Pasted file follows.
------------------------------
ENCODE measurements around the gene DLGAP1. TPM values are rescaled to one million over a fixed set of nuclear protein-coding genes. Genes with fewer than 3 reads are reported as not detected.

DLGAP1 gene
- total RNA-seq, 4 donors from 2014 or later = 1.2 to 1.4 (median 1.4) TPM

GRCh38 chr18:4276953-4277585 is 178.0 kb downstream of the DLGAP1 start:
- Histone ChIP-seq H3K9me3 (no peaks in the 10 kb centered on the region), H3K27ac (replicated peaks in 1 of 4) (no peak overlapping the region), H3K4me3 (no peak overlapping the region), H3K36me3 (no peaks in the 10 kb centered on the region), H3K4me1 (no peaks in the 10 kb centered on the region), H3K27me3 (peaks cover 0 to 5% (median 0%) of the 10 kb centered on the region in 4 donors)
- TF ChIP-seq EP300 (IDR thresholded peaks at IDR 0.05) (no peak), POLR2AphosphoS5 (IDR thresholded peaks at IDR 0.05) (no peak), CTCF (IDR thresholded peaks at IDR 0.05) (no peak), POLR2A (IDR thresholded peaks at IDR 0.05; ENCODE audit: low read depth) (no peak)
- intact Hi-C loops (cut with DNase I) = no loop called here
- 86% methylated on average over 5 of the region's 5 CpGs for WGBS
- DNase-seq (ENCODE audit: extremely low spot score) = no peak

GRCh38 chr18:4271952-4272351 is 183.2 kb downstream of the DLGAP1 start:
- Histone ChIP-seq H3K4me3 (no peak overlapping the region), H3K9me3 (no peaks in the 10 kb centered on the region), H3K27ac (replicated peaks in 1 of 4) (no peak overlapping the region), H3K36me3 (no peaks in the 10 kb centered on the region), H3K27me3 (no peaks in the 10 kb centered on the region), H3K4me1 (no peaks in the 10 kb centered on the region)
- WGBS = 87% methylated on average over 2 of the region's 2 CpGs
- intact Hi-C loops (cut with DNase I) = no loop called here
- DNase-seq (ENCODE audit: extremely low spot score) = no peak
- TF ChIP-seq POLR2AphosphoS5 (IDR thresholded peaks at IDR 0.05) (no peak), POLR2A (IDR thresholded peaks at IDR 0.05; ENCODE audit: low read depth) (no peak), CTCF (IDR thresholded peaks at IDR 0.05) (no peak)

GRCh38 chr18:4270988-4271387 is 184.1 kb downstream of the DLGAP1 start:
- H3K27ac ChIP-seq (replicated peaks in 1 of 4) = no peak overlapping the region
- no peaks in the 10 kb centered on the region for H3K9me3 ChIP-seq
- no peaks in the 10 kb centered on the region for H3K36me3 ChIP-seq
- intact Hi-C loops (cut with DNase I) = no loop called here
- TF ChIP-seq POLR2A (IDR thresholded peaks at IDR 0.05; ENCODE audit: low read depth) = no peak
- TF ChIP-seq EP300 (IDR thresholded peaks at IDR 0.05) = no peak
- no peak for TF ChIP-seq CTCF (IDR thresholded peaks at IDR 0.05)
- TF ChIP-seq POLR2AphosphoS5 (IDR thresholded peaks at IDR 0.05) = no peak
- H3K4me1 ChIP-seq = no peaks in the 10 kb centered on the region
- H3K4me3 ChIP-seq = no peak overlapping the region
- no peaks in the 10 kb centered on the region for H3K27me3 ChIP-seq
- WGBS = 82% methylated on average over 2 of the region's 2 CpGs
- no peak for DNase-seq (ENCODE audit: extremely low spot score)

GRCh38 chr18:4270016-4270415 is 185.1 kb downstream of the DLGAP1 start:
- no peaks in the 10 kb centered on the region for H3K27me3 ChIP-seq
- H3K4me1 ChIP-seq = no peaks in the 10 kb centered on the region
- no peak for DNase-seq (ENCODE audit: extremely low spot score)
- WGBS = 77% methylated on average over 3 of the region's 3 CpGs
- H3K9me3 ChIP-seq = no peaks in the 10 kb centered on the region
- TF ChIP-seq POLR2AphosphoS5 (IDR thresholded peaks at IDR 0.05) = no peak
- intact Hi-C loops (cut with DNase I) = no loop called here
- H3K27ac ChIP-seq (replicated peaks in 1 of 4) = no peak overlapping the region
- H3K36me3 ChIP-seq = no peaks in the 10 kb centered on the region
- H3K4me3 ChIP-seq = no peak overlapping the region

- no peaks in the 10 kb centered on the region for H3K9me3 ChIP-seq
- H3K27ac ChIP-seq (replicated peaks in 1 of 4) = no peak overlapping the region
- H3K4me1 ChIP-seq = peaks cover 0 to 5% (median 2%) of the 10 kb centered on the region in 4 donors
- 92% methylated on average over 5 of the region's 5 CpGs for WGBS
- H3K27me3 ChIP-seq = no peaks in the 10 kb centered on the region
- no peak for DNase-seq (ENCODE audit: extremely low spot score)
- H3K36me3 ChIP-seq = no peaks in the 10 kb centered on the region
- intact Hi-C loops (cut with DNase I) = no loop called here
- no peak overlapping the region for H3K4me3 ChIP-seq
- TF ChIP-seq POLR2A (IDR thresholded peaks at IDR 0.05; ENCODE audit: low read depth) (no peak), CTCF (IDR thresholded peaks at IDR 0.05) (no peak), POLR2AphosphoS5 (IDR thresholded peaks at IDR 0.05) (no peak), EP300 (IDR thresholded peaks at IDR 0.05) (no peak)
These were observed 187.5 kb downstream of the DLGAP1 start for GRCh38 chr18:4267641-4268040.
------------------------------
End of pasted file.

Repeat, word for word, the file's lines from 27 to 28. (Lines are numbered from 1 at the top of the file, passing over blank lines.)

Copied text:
- no peaks in the 10 kb centered on the region for H3K27me3 ChIP-seq
- WGBS = 82% methylated on average over 2 of the region's 2 CpGs